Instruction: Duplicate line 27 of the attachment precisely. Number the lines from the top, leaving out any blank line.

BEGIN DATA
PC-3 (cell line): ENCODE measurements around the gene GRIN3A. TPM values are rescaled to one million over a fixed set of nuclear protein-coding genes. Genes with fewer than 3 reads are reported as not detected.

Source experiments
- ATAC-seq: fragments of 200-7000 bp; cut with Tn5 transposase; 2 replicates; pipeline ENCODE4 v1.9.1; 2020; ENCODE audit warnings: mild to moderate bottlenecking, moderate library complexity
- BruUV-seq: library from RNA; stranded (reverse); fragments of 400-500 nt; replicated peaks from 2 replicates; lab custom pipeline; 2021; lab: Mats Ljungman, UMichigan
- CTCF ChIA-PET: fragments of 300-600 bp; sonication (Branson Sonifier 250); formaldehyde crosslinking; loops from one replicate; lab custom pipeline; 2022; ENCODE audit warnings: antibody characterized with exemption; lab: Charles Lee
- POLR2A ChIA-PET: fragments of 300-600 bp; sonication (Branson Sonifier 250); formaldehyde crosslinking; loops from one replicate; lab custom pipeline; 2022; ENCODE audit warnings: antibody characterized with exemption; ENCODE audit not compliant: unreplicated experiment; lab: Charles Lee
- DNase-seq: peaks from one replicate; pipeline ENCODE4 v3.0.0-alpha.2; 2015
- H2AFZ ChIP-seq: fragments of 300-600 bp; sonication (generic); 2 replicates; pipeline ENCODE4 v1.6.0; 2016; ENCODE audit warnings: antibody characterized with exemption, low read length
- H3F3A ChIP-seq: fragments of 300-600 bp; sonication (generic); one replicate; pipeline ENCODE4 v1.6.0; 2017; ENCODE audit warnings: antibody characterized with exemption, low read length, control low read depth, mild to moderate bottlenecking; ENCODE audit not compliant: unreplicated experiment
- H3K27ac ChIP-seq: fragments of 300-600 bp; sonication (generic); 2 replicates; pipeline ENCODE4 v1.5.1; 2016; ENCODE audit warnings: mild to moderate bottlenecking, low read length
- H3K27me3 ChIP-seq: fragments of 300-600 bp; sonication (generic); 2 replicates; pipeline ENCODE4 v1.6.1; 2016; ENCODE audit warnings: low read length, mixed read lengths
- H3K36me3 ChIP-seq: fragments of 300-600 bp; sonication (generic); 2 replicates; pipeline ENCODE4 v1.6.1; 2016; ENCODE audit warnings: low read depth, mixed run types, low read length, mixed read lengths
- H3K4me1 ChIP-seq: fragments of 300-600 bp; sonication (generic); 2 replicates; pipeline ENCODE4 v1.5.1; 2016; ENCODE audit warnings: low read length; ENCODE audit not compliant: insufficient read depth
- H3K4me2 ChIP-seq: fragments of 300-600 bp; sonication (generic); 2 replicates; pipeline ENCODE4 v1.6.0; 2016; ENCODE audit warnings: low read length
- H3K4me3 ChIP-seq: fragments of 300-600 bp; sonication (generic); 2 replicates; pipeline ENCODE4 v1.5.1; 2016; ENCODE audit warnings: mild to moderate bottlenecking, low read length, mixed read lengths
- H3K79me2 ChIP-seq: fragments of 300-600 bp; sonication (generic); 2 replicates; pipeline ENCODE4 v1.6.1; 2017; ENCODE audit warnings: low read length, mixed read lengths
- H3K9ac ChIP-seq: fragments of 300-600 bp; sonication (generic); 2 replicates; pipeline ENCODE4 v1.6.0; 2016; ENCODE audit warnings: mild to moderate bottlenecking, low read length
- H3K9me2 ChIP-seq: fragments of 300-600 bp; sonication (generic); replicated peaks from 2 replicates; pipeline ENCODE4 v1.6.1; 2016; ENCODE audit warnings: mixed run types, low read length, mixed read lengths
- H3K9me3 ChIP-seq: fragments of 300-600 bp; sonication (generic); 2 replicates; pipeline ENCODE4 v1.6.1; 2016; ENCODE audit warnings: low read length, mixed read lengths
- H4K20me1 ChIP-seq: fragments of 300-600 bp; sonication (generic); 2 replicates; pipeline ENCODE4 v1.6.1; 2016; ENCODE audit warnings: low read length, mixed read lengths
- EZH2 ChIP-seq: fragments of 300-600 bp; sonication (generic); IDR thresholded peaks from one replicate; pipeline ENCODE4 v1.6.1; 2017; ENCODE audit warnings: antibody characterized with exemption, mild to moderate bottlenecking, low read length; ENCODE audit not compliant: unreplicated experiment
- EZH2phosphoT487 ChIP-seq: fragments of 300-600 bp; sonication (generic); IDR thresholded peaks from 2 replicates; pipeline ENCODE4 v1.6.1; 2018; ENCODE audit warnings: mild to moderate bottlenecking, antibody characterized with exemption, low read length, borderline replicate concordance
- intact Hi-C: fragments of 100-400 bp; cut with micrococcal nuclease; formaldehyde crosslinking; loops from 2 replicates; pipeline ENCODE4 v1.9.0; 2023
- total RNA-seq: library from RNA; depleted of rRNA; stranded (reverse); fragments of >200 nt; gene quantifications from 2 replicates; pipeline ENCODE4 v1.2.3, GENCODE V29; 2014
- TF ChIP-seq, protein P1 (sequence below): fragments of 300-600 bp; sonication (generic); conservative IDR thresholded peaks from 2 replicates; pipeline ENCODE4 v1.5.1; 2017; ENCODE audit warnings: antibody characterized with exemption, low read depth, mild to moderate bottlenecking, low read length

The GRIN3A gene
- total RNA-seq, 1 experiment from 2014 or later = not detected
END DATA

- total RNA-seq, 1 experiment from 2014 or later = not detected